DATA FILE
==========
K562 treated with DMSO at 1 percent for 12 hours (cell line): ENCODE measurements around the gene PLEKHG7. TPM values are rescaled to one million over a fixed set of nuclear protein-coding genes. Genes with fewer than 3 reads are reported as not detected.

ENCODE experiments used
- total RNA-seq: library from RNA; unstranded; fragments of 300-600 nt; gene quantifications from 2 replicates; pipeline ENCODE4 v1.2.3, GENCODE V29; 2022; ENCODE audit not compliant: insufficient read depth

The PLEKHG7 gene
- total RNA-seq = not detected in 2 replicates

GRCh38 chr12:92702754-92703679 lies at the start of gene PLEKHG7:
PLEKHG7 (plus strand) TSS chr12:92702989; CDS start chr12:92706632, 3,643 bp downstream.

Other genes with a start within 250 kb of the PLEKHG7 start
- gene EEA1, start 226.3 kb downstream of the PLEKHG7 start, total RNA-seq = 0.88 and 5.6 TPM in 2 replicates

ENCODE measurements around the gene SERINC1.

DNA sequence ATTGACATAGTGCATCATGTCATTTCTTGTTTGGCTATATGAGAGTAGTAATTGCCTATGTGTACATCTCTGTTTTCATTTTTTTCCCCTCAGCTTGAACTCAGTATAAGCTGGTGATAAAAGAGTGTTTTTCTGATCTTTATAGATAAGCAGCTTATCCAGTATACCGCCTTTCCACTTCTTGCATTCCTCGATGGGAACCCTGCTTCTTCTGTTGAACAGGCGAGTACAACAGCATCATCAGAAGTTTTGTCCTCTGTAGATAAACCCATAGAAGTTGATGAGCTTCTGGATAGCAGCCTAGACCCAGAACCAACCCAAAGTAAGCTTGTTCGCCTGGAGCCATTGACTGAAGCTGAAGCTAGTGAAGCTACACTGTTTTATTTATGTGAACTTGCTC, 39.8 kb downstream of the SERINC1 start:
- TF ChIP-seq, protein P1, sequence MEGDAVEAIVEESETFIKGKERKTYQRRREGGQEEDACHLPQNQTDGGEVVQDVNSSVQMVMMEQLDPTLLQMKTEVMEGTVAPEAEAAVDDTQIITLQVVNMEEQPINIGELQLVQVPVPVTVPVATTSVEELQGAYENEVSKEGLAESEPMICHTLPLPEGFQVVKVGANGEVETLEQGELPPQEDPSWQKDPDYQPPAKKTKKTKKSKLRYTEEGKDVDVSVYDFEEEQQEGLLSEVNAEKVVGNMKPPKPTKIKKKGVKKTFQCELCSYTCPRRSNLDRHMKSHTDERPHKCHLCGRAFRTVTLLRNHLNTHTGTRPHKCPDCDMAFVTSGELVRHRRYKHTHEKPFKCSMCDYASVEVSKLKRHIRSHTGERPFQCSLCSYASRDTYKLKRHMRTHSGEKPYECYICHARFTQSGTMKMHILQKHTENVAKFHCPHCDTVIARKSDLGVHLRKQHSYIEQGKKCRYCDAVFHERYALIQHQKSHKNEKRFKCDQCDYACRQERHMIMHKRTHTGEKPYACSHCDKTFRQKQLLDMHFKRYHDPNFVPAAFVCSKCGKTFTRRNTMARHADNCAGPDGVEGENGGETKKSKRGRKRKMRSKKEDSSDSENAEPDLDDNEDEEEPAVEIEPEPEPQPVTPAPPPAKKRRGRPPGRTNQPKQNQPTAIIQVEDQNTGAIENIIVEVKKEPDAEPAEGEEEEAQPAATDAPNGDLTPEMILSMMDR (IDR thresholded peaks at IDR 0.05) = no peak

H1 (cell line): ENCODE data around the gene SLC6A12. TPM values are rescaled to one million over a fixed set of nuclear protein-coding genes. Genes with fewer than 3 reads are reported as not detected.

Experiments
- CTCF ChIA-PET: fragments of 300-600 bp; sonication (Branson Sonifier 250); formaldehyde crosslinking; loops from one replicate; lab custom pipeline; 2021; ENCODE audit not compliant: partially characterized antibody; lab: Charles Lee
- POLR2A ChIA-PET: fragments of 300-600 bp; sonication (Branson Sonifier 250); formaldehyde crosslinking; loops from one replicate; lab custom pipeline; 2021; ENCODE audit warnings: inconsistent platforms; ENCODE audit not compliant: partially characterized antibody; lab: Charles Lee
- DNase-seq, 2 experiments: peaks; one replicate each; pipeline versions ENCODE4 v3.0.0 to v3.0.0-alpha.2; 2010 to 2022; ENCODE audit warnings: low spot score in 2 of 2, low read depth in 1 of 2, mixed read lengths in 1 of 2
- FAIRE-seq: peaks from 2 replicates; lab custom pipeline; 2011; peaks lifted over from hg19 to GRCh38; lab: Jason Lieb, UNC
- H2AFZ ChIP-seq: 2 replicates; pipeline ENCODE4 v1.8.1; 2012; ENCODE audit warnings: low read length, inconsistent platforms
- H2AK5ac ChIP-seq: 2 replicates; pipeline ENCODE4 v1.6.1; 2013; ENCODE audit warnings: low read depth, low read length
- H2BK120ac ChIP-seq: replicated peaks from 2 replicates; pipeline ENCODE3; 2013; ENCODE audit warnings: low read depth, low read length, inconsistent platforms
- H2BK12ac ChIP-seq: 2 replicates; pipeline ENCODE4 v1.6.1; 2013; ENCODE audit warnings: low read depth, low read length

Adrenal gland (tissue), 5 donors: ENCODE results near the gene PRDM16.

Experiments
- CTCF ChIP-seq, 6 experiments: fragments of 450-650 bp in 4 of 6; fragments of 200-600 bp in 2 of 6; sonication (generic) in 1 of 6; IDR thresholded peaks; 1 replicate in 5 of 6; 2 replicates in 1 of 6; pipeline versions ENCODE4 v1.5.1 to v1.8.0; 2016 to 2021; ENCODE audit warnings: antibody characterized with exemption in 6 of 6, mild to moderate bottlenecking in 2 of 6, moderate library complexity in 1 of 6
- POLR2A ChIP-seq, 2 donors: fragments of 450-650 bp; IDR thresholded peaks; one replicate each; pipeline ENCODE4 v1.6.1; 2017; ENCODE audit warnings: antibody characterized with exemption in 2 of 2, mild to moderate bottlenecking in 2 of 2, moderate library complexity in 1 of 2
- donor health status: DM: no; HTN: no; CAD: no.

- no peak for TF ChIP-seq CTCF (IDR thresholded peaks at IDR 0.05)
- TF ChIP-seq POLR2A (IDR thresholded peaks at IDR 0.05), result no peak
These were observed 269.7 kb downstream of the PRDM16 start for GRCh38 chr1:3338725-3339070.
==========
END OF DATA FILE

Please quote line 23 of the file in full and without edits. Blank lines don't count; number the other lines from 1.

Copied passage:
Adrenal gland (tissue), 5 donors: ENCODE results near the gene PRDM16.